“We have the right to enjoy”: thousands in Wuhan celebrate the New Year in the streets

Wuhan, China – A couple strolled along a completely crowded pedestrian street and could not believe: Wuhan, the city where the first case of COVID-19 and the one that experienced the first great confinement to stop the pandemic, celebrated the arrival of the New Year en masse, almost as if nothing had happened.

From early afternoon, floods of people crowded the city’s 11 million-strong subway to reach the Jianghan pedestrian street, the scene of an agglomeration that surprised residents themselves.

“I have not seen so many people together for years, it is very exciting to see Wuhan like this,” said the young Yao, who was walking along with his girlfriend along that shopping street, where there were queues to enter shops and restaurants.

Most were young people without fear of contagion -Wuhan added his last case of COVID-19 by local transmission in mid-May- and “wanting to make up for lost time,” added the smiling girl, Wu, dressed in rabbit ears false.

Crowd countdown

There are those who, like Leng, a university student, wanted to clarify that the already recovered Wuhan did not want to rub the images of the massive celebrations on the faces of those still suffering from the pandemic: “That we can go out today to celebrate does not mean that we do not sympathize with the rest.

Leng was one of thousands of citizens who flocked to central Jianghan Square to meet in front of the Hankou Building clock and take part in the countdown to end 2020.

“We have the right to enjoy,” added the young man, who despite the normality of the day is still aware of the havoc caused by COVID-19 or the strict confinement of the city, which began at the end of January and lasted for 11 weeks : “If you tell me at the end of February that today we would be like this, I would not believe it,” he said.

Five, four, three, two, one … the thousands of people gathered in the square counted expectantly and aloud every second before midnight arrived.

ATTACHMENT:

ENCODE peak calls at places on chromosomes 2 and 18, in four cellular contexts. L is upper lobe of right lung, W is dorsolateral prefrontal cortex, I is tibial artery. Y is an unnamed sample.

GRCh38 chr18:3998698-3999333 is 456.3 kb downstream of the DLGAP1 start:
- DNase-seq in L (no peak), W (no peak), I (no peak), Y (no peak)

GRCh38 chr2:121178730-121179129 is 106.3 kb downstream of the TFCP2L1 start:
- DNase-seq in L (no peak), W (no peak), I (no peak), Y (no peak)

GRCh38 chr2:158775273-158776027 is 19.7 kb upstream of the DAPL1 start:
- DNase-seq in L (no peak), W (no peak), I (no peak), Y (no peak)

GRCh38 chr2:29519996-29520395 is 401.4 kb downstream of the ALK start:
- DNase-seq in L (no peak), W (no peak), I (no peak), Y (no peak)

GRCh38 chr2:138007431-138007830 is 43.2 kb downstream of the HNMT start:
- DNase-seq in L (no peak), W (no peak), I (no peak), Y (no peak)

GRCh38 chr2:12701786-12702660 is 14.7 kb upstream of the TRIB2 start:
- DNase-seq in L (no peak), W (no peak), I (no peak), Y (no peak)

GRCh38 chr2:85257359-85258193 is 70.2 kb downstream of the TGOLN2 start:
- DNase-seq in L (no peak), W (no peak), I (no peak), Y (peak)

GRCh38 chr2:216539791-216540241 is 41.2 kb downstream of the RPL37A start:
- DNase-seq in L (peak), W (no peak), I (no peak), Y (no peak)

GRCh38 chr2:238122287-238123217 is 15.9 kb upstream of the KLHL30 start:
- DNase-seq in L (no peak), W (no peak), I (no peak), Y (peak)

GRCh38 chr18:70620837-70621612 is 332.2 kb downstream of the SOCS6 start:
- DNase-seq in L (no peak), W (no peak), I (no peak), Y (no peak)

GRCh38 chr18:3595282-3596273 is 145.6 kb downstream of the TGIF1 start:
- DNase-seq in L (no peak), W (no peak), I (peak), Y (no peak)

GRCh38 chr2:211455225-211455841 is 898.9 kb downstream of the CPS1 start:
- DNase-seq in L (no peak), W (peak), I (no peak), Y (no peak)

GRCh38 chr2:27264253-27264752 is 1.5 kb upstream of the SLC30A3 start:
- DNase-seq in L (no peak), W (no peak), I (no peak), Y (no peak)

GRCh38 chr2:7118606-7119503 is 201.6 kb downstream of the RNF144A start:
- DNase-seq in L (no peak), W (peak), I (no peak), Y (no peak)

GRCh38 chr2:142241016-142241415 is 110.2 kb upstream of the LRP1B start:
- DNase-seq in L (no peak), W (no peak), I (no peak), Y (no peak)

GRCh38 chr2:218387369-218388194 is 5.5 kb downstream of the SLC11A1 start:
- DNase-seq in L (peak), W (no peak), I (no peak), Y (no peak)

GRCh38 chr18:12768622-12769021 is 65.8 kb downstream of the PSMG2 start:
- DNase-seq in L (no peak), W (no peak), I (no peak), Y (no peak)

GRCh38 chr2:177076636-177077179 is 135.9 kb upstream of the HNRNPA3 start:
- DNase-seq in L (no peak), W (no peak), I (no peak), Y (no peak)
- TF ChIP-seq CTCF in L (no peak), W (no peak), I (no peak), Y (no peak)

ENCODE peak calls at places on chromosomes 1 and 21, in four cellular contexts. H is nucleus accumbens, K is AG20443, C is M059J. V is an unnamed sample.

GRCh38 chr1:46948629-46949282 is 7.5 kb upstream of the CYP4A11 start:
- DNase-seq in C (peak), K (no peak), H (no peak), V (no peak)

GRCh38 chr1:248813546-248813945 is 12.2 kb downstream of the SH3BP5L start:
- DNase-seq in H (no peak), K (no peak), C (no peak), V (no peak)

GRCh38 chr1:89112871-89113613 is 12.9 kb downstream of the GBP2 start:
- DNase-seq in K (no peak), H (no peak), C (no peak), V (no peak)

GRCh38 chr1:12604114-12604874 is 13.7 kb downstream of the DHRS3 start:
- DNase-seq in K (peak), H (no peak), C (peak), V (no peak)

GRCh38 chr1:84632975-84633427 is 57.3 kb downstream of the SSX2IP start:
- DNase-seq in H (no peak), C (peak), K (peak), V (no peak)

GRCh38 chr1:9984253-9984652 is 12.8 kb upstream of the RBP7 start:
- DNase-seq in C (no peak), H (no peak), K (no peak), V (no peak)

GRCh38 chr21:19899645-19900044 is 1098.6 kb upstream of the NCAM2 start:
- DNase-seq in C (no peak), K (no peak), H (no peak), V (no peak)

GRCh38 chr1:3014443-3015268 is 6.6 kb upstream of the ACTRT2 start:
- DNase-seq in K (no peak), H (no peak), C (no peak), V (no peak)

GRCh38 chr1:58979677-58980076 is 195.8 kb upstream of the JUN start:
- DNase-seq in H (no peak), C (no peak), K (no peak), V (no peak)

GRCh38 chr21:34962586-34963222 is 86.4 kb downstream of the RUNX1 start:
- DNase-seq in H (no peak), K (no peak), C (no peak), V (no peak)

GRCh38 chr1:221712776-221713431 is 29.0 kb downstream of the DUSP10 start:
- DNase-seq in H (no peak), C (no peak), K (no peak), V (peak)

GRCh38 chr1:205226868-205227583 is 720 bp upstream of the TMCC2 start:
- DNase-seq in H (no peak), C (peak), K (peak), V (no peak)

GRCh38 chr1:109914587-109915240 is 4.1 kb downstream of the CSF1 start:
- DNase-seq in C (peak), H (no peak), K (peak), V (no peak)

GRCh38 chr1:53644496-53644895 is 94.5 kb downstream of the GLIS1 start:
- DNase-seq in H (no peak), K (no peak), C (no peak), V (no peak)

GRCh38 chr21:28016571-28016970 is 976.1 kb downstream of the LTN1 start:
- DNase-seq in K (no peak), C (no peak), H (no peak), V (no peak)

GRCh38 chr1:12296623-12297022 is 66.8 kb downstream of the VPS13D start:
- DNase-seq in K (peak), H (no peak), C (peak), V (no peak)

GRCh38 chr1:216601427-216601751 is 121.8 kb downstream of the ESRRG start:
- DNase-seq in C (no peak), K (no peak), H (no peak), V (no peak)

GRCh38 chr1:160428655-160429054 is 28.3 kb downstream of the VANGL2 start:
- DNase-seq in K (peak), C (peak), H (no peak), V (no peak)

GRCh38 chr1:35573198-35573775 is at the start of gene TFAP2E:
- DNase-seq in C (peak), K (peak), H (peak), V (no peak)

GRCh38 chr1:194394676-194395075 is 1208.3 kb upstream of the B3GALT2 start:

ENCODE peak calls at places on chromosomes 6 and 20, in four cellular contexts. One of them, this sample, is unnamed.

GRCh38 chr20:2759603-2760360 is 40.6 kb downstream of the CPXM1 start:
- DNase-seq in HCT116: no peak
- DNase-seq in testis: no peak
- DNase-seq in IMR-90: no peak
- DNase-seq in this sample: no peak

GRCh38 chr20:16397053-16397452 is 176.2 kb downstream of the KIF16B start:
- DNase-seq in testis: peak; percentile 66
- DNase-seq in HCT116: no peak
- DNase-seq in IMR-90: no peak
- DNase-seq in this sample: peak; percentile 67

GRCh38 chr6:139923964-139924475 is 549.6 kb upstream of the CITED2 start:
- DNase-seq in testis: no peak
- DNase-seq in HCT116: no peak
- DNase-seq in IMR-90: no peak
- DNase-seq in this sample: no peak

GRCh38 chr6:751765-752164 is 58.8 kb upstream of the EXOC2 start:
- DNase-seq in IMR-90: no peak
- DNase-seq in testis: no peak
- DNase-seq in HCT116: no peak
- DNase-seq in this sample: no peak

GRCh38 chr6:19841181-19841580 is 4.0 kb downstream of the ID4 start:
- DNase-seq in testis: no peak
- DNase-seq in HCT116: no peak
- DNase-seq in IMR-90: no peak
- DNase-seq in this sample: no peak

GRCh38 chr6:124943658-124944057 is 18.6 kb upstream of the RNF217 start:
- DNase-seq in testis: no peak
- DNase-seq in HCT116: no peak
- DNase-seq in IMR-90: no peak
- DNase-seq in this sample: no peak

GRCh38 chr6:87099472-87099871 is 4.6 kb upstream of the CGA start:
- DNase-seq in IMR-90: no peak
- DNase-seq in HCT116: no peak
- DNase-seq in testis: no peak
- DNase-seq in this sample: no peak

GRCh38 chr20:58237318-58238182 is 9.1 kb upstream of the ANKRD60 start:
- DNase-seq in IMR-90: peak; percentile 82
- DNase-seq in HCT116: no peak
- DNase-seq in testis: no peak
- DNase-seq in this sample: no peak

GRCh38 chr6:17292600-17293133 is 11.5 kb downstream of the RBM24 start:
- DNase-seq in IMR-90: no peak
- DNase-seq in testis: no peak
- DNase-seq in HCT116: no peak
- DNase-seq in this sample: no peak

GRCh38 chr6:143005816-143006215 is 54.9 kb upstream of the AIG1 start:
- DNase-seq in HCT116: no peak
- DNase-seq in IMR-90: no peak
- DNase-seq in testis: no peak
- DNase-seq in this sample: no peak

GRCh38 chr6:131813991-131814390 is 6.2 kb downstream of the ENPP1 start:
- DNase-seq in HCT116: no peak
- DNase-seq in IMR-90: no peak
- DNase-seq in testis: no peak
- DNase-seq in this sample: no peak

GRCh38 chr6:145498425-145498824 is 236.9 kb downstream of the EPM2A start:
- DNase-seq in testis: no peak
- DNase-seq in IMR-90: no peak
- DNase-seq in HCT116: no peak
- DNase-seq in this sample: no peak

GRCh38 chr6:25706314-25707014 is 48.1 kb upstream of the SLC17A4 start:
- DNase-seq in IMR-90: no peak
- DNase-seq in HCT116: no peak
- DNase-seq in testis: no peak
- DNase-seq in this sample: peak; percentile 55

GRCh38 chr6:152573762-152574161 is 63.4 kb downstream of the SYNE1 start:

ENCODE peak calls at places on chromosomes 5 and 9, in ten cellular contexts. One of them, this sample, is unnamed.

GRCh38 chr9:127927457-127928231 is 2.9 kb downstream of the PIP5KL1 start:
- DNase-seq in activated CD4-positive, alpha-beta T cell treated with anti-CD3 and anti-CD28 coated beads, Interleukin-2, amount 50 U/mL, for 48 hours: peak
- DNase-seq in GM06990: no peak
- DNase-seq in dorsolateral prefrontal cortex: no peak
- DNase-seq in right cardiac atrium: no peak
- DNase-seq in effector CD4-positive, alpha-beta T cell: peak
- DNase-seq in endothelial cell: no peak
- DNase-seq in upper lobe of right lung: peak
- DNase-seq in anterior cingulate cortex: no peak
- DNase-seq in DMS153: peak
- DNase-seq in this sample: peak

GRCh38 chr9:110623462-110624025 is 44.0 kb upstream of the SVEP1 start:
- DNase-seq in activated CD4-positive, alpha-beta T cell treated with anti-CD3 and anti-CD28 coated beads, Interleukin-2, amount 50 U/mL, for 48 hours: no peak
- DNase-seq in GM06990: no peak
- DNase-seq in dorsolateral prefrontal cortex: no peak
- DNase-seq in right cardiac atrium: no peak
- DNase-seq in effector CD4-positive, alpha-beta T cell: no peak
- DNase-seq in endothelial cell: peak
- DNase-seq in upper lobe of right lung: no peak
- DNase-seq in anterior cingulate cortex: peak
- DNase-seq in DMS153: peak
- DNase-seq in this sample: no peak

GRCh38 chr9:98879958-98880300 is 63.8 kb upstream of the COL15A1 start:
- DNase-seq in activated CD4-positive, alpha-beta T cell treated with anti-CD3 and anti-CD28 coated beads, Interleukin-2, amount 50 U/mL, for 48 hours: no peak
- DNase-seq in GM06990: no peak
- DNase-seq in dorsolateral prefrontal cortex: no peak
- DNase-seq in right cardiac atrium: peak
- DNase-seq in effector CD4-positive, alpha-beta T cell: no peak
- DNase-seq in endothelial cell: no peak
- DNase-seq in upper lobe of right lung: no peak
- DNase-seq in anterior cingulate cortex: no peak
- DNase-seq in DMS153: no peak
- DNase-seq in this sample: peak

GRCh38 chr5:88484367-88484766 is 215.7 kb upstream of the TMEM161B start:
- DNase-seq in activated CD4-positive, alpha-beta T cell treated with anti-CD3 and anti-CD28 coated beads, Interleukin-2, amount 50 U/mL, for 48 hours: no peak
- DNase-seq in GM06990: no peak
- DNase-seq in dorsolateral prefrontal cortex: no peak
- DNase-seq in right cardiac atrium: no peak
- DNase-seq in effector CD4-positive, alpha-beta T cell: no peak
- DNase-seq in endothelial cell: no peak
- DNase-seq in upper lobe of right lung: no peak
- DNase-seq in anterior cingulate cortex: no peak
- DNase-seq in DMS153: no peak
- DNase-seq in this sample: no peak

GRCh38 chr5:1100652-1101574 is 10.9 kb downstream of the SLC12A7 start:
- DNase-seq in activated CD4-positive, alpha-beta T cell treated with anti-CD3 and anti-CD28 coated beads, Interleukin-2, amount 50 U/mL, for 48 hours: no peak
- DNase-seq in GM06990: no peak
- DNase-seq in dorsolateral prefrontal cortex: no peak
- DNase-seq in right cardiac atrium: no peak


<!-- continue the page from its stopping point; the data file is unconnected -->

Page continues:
Then, the attendees congratulated each other and released thousands of balloons with different shapes and colors – most of them, hearts – in unison, to welcome 2021 and leave the fateful 2020 behind.

Tickets sold out at nightclubs

After the “chimes”, the Wuhan people hugged each other and took the necessary selfies to share on social networks. For some, it was the end of the night, but for others the revelry had just begun: some clubs were already sold out.

At the lavish club, Han kept coming and going non-stop in its huge rooms, where hundreds of people danced – some with masks, others without – to pounding electronic music until late at night.

In other bars, the gurgles of those who shouted in the karaokes were suffered, but “at least they give shelter to anyone who refuses to go home now,” said another young man laughing, who believes that this year’s celebrations were necessary.

“I know that this year they have been banned in many places. All our solidarity. But here many sacrifices have been made. The country has practically closed the borders. There is no choice but to accept that your movements are being tracked. It is supposed to avoid contagion. And here the confinement was … you couldn’t leave the city, “he said.

And he added that his impression is that “in other countries preventive measures against COVID-19 have not been applied as strictly as in China.”

Far is January of last year, when Wuhan recorded dozens of daily cases of a “mysterious pneumonia” that would end up causing 3,869 deaths in the city, according to official statistics.

To prevent COVID-19 from continuing to ravage, the authorities imposed on January 23 an unprecedented and strict confinement that lasted 11 weeks.

According to its inhabitants, it was the only possible measure to prevent COIVID-19 from continuing to wreak havoc, but they do not forget the confusion of the first days, when there was hardly any information available about the disease, food supply or sanitary material.

The management of the outbreak in its early stages has been the subject of controversy, and Wuhan Mayor Zhou Xianwang himself acknowledged that his government took too long to reveal available information about the outbreak, because, according to him, they needed approval from higher authorities to make it public.

Apart from its strict quarantine, Wuhan managed to reverse the situation thanks to strong preventive measures, the arrival of health personnel from other Chinese provinces or the express construction of hospitals such as Leishenshan, which began receiving patients in February 2020.


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